Spain: for sale.

Spain is for sale. And finally, it seems there are buyers. Dozens of investment funds from all over the world, but mostly from the United States, are buying apartment blocks, real estate firms, and even company debt. There are some vulture funds out for a quick buck, but most are looking for medium-term returns. “Two years ago, Spain was radioactive, and the property sector toxic. Suddenly it’s become our savior; it’s that stupid,” says one veteran real estate developer on condition of anonymity.

On February 7, 2012, when the future of the euro was still in the balance, Jaime Bergel, a former board member of energy giant Endesa, opened an office for 13-billion-dollar US investment fund HIG Capital in Madrid. “We had a feeling that people would come here looking for opportunities,” he says. In fact Merrill Lynch and Goldman Sachs were already here.

On August 6 of this year, HIG carried out its so-called Operation Toro, the first major sell-off of property accumulated by Sareb, the bank set up by the government to hoard unsold property and debt belonging to the country’s failed savings banks. HIG bought around 500 properties for a total of 50 million euros. Most of the properties are low-cost apartments in the outskirts of Madrid, Valencia, Seville, Málaga, Murcia and in the Canary Islands that so far nobody wants.

Investment funds have spent around two billion euros buying up property in Spain since April. Some experts are interpreting the great sell-off as good news, flushing the financial system with new money; others say that it is a de facto takeover of a significant chunk of the economy by foreign capital.

“We are looking for businesses with good assets and that are well managed but that can’t get their hands on the capital they need. We lend them the money and let them get on with running the business,” says Jesús Olmos, KKR’s representative in Madrid. In April, KKR lent 320 million euros to construction materials manufacturer Uralita over a seven-year period, and it has also taken positions in parking lot firm Saba and helicopter maker Inaer.

In 2008 Juan Vizcaíno, once of Lehman Brothers, set up Hipoges, which specializes in managing distressed assets. He now employs around 80 people in Madrid, and already manages assets valued at 2.3 billion euros, most of them in the form of property and bought at knock-down prices from the banks. “Most of the property we buy is new and hasn’t even been lived in. It was bought as an investment by people who have now gone abroad,” he says.

Vizcaíno says the toxic assets business has grown so fast that he has had to move office twice as he takes on new staff to keep up with demand. His current offices occupy more than 1,000 square meters in downtown Madrid: “We are spectacularly busy. Interest in Spain has multiplied tenfold,” he says.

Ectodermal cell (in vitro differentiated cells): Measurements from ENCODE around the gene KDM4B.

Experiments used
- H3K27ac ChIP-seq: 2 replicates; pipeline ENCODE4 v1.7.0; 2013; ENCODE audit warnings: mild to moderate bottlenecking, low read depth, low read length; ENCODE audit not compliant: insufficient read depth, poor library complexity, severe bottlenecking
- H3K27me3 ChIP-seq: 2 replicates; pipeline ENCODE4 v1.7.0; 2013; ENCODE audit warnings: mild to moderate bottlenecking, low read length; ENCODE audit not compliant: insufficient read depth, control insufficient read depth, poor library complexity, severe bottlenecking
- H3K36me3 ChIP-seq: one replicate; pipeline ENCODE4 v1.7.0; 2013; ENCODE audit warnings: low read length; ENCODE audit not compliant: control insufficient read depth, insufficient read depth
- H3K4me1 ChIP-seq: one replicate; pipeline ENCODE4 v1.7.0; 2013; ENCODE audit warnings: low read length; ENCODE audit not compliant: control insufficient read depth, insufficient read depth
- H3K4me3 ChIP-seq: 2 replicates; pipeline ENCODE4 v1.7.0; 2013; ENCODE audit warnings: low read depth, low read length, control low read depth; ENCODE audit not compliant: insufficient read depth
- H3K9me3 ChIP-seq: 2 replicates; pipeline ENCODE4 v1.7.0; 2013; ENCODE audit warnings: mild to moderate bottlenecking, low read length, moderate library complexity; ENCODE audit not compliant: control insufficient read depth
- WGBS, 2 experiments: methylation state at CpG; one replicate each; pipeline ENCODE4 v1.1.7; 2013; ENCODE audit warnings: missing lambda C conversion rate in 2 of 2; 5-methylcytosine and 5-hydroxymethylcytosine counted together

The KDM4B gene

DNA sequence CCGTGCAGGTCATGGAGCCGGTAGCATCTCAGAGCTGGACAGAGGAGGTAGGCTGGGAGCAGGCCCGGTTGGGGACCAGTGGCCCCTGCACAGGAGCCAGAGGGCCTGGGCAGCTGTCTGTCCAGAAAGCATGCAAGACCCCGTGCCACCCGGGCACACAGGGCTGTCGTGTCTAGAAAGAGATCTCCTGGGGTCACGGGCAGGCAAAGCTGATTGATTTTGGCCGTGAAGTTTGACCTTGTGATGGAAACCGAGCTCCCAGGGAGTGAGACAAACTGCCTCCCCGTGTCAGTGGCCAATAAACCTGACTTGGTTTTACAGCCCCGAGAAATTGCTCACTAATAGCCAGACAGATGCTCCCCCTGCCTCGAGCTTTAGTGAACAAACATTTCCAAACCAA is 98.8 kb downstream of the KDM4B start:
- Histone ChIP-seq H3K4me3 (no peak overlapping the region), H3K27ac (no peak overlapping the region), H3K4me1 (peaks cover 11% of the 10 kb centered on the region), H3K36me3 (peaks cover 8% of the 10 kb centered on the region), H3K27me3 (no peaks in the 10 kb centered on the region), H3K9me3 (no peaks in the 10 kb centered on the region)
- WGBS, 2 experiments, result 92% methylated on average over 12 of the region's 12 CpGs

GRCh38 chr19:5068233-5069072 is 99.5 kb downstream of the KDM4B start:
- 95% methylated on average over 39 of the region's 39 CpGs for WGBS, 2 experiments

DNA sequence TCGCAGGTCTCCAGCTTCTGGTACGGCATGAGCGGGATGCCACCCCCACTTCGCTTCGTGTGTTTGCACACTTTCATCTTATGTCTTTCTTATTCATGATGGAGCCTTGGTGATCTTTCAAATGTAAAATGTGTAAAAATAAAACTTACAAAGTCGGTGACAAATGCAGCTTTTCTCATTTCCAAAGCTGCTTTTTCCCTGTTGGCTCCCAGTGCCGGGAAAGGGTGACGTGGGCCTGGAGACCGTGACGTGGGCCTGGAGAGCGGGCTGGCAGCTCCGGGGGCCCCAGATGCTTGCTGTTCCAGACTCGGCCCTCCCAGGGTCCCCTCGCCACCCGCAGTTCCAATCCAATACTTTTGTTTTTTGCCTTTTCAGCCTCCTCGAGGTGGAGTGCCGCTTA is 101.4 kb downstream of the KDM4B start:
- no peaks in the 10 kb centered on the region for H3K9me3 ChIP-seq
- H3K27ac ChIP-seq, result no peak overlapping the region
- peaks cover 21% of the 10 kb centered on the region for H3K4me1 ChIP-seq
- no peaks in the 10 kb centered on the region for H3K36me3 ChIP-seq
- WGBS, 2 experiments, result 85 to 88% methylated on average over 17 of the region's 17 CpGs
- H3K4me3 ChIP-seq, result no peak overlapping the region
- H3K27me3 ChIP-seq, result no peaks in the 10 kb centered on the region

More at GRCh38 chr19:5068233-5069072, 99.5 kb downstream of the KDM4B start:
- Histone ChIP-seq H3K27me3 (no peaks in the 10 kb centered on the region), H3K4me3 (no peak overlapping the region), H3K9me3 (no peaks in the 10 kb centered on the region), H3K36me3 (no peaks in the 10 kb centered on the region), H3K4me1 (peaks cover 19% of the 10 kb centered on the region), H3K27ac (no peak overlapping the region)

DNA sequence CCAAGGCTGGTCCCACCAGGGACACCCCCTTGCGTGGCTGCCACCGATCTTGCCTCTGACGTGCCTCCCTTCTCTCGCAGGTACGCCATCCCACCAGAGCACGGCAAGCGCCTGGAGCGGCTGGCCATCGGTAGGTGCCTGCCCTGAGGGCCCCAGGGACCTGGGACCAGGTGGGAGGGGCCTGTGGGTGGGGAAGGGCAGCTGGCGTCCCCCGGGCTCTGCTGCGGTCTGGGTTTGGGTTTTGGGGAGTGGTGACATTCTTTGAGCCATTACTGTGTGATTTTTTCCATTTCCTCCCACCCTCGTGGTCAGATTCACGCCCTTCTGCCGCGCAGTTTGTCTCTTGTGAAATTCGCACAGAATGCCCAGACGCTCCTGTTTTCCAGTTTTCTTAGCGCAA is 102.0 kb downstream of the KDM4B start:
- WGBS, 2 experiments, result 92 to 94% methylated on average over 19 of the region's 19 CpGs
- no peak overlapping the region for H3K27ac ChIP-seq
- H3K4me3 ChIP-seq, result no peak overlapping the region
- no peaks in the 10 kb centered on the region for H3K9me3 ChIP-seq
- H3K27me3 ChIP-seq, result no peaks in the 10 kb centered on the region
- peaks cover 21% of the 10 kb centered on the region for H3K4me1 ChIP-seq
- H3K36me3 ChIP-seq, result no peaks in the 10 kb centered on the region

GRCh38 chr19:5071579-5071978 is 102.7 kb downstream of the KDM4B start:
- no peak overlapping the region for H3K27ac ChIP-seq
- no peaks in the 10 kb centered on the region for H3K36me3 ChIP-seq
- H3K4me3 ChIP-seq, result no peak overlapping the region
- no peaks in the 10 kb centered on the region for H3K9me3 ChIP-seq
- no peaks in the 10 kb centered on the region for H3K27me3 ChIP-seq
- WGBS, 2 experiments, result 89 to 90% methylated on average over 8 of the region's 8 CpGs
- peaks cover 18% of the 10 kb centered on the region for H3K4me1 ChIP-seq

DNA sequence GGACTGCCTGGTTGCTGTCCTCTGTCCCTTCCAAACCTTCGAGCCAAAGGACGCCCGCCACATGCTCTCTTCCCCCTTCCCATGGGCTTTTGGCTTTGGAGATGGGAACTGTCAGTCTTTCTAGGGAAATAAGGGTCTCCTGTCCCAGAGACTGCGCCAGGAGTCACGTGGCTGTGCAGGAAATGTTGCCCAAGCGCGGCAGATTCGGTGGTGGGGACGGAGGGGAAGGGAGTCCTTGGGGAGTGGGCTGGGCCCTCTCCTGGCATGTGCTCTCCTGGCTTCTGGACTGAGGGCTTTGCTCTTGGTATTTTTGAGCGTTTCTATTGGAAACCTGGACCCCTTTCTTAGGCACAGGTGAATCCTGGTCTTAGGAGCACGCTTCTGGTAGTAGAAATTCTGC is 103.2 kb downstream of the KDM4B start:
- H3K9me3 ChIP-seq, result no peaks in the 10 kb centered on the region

In August, the owners of Mexican fund Fibra Uno bought more than 900 offices that had originally belonged to Banco Sabadell, which the bank had sold to a US fund for 300 million euros. The Catalan regional government sold 13 buildings to French company AXA for 172 million euros in a deal that sees the government pay rent on them. With a profit rate of 9.45 percent, in just under a decade AXA will have recouped its investment in rent alone.

Meanwhile, the Popular Party-controlled regional government of Madrid is busy selling off chunks of housing stock built for low-income families. On June 24, Madrid’s Municipal Housing and Property Company (EMVS) said that it had sold 1,860 low-rent apartments to Blackstone, an associate of Spanish property developer Magic Real Estate, for 128.5 million euros. Blackstone is one of the world’s largest investment funds, with assets of 60 billion dollars.

The purchase looks like a classic vulture fund move: buying where nobody else dared to strip the assets and sell as soon as possible. “Blackstone knows that 85 percent of property in Spain is privately owned, with just 15 percent rented out. The average in Europe is 70/30. Eventually Spain will get to that point. If the figure shifts from 15 percent to 25 percent, that is 2.7 million properties that will enter the rental market. In Germany, Blackstone has 50,000 properties for rent, but until now, there weren’t enough properties available for it to be worth buying in Spain,” says a source close to the operation.

Blackstone is obliged to continue the low-rental policy for a decade, during which time it will operate a zero-tolerance policy toward tenants who fall behind with payments, and after which it can rent them out at higher prices. Most of the properties are in the working-class district of Carabanchel, in the southwest of the city. Speaking to tenants in one block that has been sold off, it is clear most have no idea who the new owners of their homes are. One man says he has stopped paying his rent because he no longer knows who to make the transfer to. Average rents here are around 200 euros a month for a three-bedroom apartment. Many homes have never been occupied.

In August, the Madrid Housing Institute (Ivima), also set up to provide low-cost housing, sold 2,935 low-rent apartments in the working-class dormitory town of Parla to Goldman Sachs and Azora for 201.2 million euros. Azora already manages some 7,000 of these properties slated for social housing, along with student residences and hotels, all valued at 1.3 billion. Fernando Gumuzio, the company’s founder, says the firm charges rents of between 250 and 600 euros.

Gumuzio rejects the idea that companies like his are vultures circling the moribund carcass of the Spanish economy: “I prefer to call them opportunists. They are investing in problem companies, and helping to clean up their debts. This is the first step toward recovery. Later on, the institutional funds will move in.”

Rafael Powley of US consultancy Jones Lang LaSalle explains that investment funds are awash with cash after taking advantage of the collapse of the US property market and its subsequent recovery. “There are a lot of people who made a lot of money buying cheap, and want to repeat their success here.”